Retiring ICC leader hailed as a voice for the most vulnerable 

Angela Espada

By Victoria Arthur

Statehouse Correspondent for Indiana’s Catholic Newspapers

Following a history-making tenure as executive director of the Indiana Catholic Conference (ICC) — the public policy voice of the Catholic Church in Indiana — Angela Espada will retire next month and be succeeded by current associate director Alexander Mingus. 

The ICC leadership changes were announced June 7 by Archbishop Charles C. Thompson of the Archdiocese of Indianapolis on behalf of the bishops of Indiana. 

“We are grateful to Angela for leading the ICC during the past five years, and she will be greatly missed,” Archbishop Thompson said. “As the first woman to lead the ICC and the first woman of color to hold a Catholic conference directorship nationwide, Angela always embraced her role. She was committed to making sure the Catholic perspective was part of important discussions at the Statehouse, serving as the voice of our five bishops, doing her best to encourage legislators to shape public policy in the best interests of the common good. 

“She has led and served with great distinction.” 

Espada, a former Marion County deputy prosecutor and law school administrator, brought a unique skill set to the ICC upon her arrival in 2019 prior to the retirement of longtime executive director Glenn Tebbe. She ensured that the voice of the Catholic Church was heard in the Indiana public policy arena through a global pandemic and numerous high-profile issues and events, including a special session of the state legislature following the U.S. Supreme Court’s reversal of the Roe v. Wade decision.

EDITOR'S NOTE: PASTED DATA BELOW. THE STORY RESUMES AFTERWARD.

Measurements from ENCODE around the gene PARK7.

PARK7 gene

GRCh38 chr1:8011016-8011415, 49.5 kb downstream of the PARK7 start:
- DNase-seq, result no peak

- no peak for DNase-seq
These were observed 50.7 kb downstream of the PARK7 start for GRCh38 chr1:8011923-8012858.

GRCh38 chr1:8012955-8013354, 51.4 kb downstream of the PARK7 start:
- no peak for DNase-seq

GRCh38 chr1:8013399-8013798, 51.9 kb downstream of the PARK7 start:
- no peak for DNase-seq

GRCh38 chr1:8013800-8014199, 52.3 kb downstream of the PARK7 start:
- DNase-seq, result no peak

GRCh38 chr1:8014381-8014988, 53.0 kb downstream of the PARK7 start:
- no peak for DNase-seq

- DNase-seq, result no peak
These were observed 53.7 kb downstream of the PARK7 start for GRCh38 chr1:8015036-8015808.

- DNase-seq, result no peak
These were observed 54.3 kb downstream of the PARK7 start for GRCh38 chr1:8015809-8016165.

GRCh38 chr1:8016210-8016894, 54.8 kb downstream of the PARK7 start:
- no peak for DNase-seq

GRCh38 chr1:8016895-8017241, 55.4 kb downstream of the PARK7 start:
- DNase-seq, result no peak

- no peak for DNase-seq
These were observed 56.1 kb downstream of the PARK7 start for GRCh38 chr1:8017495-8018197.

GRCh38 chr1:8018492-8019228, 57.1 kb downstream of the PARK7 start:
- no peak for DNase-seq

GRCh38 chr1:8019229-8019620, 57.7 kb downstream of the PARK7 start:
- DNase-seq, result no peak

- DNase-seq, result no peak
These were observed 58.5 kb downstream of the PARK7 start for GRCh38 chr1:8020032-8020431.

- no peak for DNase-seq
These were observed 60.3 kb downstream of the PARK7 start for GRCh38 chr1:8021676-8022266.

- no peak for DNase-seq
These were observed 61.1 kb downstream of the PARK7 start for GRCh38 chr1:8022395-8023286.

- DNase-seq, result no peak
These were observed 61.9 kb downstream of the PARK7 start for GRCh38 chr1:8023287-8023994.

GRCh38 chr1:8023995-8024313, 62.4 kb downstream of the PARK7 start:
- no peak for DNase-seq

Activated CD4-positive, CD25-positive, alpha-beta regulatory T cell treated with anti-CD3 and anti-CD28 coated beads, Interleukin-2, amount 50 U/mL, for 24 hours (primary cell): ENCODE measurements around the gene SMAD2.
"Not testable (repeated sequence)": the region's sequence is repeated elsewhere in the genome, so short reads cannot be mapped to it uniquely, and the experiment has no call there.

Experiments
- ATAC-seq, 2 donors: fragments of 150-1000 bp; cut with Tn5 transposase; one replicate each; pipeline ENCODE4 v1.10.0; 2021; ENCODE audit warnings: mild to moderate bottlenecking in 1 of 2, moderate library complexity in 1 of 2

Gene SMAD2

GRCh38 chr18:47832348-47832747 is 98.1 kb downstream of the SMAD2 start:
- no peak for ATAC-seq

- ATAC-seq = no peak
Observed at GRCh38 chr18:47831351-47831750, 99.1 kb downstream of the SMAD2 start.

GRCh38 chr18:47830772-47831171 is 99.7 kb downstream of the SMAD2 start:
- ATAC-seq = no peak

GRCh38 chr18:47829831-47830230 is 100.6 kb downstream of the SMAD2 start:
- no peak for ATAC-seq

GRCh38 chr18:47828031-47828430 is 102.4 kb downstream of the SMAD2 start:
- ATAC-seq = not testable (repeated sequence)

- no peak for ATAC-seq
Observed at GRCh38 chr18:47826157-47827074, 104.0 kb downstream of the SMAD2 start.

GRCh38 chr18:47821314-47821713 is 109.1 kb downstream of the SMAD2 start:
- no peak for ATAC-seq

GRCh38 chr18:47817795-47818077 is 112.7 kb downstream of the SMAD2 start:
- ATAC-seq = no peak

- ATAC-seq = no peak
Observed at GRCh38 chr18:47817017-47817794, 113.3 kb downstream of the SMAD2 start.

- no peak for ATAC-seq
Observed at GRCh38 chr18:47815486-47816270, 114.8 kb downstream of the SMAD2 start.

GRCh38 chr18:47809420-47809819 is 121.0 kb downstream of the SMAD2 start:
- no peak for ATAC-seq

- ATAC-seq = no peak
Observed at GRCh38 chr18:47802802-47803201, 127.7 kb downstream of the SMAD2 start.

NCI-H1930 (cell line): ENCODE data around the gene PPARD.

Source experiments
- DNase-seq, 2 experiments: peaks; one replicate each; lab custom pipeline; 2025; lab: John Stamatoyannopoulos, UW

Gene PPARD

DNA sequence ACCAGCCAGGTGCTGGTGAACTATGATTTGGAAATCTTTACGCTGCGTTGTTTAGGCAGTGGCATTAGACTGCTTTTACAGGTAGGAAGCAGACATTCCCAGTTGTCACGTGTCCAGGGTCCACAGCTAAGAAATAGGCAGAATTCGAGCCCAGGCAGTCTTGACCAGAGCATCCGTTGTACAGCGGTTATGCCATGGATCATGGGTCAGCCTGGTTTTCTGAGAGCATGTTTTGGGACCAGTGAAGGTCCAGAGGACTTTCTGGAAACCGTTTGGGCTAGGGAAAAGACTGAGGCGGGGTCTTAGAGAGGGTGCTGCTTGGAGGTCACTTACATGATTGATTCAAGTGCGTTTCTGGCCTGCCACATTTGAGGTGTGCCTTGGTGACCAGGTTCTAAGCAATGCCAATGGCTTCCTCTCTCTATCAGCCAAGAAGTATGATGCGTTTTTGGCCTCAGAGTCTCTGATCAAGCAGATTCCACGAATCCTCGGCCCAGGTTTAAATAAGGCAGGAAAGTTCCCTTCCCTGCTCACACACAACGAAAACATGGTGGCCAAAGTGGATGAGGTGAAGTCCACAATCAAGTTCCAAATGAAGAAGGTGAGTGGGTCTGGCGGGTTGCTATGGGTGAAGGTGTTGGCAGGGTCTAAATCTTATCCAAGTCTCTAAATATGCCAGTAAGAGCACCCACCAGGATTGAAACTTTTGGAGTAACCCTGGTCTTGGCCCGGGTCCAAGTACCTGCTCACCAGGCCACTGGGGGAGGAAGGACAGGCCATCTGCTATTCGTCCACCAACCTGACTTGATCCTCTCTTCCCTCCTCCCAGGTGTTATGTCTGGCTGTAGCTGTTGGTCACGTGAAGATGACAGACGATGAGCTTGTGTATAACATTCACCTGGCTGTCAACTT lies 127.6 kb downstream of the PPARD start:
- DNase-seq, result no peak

With the addition of Mingus to the ICC in 2020, he and Espada have collaborated closely on issues most important to the Catholic Church and reflecting its long history of social teaching — from protecting the sanctity of life at all stages to fighting poverty. They also worked to engage more Catholics statewide on matters of public policy and hosted a regular podcast to keep the faithful informed on important issues and legislation.

Espada and Mingus are now focusing on a seamless transition when her retirement and his promotion become effective in July.

“Having served as associate director of the ICC, Alexander has benefited from a wonderful working relationship with Angela,” Archbishop Thompson said. “It has been a tremendous blessing to witness how well they have complemented one another’s gifts and skills in service to the Church and people of Indiana.” 

Mingus, who came to the ICC from the St. Vincent de Paul Society of Dayton, Ohio, points to numerous qualities that have made Espada an invaluable mentor over the past four years.

“Angela feels very strongly and passionately about important issues and has given our advocacy work strength and zeal,” Mingus said. “She feels deeply about advocating for the weakest and most vulnerable in our society. Angela is fiercely loyal and has a firm, unshakable commitment, and she is so quick to think on her feet — undoubtedly from her experience as a lawyer.

“She always speaks to the truth and always seeks the common good.”

‘A fierce advocate for social justice’

Born Angela Grigsby on the near-northeast side of Indianapolis, Espada traces her strong moral compass to her family and the parish of her birth. The Grigsbys were members of St. Rita Catholic Church, founded more than a century ago as the city’s first parish for black Catholics. 

A graduate of Father Thomas Scecina Memorial High School, Espada earned two undergraduate degrees from the University of Indianapolis and then headed to Indiana University in Bloomington, where she earned her J.D. at the Maurer School of Law as well as a master’s degree in higher education. 

Newly married to José Espada, she then launched her career as a deputy prosecutor in Marion County before moving to higher education administration at IU McKinney School of Law in Indianapolis while her husband also pursued a career in academia.